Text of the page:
Another challenge is that, while a commuter rail is linear, it’s much more impactful to the communities that the CalMod program will serve. This new electrified line is going to make a major difference to all of the cities along the Peninsula. We currently have a well-worn, well used diesel system with locomotives that are beyond their useful life. The system we have is good and well maintained, but it’s old and needs to be retired. I know that once we go to more European style electric trains, it’s going to be extremely popular and will continue to benefit the communities we serve. EISENHART: Any interesting changes you’ve observed along the Peninsula? Fun facts about the railroad? FUNGHI: The railroad has been here since the time of Abraham Lincoln. It’s had a profound impact on the development of cities along the Peninsula as a catalyst for economic and housing development throughout the region. The transformation that I’ve observed has really been in the South Bay, which used to be orchards and is now the heart of the tech industry. I attribute some of that to Caltrain and the ability to get people to and from work. Historically, the old commute model would bring commuters into San Francisco in the morning and back home to the Peninsula at the end of the day. That is in stark contrast to the model we experience today, which has commuters moving in both directions, at all hours in the day. Given the constrained land use on the Peninsula, I think growth throughout the County has been fairly smart. We don’t have the ability to sprawl like you see in the East and South Bay. Here what you tend to have is controlled development around public transportation, which is evident if you travel down El Camino Real. Many of our riders live right at our front door. That puts a lot of pressure on public transportation, and I feel proud to support Caltrain’s effort to modernize and build capacity for the projected boom in ridership as the transportation and economic landscape continues to change.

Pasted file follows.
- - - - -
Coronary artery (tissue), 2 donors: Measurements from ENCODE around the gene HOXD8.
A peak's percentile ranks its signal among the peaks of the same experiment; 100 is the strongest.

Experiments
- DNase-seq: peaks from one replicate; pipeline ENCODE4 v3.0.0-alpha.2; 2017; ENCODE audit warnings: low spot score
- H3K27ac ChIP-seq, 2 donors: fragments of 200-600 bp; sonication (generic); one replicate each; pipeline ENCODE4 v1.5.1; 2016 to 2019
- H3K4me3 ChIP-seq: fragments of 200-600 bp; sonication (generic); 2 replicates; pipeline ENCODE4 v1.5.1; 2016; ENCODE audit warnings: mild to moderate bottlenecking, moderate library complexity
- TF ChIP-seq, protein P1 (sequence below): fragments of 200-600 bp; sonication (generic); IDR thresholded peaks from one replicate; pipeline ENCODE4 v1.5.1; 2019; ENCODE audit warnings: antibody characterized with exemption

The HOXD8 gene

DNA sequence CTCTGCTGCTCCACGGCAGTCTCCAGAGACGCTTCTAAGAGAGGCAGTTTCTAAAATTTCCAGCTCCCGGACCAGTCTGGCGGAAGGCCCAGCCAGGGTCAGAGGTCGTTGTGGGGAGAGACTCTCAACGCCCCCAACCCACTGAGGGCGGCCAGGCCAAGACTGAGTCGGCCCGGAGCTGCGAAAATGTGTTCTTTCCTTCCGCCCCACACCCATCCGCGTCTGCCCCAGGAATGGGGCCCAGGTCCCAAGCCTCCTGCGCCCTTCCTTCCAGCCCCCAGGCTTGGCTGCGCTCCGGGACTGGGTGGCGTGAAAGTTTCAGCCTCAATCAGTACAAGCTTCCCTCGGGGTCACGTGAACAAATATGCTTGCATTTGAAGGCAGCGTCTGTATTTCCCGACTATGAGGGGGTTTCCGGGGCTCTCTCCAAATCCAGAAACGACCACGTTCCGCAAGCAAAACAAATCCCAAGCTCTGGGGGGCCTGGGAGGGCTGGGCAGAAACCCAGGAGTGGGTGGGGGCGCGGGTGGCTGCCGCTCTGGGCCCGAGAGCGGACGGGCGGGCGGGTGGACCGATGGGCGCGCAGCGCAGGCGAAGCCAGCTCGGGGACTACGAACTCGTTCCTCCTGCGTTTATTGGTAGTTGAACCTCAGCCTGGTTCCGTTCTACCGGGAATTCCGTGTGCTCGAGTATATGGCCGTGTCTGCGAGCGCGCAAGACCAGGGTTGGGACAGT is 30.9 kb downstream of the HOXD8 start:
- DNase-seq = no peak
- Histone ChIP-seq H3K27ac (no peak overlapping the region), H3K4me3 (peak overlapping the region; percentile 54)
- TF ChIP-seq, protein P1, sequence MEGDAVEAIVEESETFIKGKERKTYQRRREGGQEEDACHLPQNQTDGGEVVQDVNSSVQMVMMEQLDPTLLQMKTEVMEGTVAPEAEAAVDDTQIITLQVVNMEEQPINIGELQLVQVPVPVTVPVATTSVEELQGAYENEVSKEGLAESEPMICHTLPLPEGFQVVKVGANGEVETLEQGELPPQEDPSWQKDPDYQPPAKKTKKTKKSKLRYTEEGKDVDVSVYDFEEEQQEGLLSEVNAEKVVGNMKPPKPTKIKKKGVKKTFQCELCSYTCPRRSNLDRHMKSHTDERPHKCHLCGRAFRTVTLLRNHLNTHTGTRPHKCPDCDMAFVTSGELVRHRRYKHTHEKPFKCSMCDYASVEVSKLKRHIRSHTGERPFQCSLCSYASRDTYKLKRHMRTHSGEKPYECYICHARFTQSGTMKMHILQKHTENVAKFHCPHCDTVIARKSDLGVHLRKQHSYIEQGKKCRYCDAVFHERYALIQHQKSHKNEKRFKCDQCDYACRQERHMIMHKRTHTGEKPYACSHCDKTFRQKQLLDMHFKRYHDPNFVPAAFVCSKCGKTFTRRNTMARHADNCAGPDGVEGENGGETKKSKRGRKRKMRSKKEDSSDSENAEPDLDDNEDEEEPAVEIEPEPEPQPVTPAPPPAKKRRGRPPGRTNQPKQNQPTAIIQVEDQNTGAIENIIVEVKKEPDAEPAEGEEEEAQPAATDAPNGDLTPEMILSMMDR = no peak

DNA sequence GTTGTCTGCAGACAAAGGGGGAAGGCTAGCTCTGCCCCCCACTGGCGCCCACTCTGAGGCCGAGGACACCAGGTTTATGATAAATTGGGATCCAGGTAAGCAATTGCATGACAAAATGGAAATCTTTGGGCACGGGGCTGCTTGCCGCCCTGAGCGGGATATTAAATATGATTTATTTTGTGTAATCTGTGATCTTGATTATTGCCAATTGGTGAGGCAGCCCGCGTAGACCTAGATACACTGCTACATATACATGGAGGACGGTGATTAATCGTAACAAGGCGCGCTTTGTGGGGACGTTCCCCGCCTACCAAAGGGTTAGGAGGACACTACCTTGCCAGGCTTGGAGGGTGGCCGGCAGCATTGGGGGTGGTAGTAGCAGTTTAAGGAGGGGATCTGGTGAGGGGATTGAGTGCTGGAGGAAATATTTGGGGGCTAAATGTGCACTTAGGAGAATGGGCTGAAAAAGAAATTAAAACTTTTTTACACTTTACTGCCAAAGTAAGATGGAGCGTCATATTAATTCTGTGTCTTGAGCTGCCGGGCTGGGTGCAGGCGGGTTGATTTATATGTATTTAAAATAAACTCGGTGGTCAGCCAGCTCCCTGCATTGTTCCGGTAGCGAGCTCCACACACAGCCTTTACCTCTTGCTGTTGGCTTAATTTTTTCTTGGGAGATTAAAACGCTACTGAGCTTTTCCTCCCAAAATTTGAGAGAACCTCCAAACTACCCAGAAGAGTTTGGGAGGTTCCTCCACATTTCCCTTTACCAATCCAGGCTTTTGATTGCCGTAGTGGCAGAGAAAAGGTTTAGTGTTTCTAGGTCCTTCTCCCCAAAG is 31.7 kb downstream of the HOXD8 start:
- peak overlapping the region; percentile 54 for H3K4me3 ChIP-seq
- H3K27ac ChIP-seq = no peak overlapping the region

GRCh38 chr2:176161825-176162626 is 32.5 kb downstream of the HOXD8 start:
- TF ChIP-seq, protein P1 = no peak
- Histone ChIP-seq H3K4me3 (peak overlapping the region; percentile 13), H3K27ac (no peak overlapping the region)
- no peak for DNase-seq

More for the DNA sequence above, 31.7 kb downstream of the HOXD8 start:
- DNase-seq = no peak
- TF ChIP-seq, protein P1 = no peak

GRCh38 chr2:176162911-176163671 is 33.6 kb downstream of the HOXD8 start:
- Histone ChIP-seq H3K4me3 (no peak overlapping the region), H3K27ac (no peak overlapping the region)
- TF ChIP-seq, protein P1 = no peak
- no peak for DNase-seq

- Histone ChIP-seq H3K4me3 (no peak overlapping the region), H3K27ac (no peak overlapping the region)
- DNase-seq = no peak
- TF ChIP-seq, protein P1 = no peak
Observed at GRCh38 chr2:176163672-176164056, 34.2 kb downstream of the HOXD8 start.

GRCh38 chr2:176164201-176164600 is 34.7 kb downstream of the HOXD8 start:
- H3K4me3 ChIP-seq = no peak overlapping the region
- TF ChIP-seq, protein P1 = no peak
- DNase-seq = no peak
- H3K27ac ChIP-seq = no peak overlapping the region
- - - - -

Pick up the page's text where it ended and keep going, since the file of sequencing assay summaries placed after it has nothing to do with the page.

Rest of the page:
EISENHART: What changes can riders expect once the new electric vehicles enter service? FUNGHI: Acceleration. Electric propulsion will allow the train to speed up and slow down at a faster rate than our current diesel locomotives. This will effectively save as much as 15 minutes on the commute between San Jose and San Francisco. They’re also a lot quieter. You’ll still hear the train horn as mandated by the Federal Railway Administration, but the sound of the engine itself will be much quieter. EISENHART: Can you talk about the San Francisco tunnel construction happening right now? FUNGHI: There are four tunnels that Caltrain uses to get to/from San Francisco. These hand-constructed, brick arched tunnels are over 100 years old and approximately 36 inches thick. While these tunnels have served us well over the years, we’re limited in the amount of regular maintenance we can perform due to the fact that they only fit the two rail lines going in and out, which are normally used every day of the week. This is why we had to establish the temporary weekend shutdown. We needed to allow for an appropriate window of time to install the necessary electrification infrastructure and perform regular maintenance without impacting the weekday commute.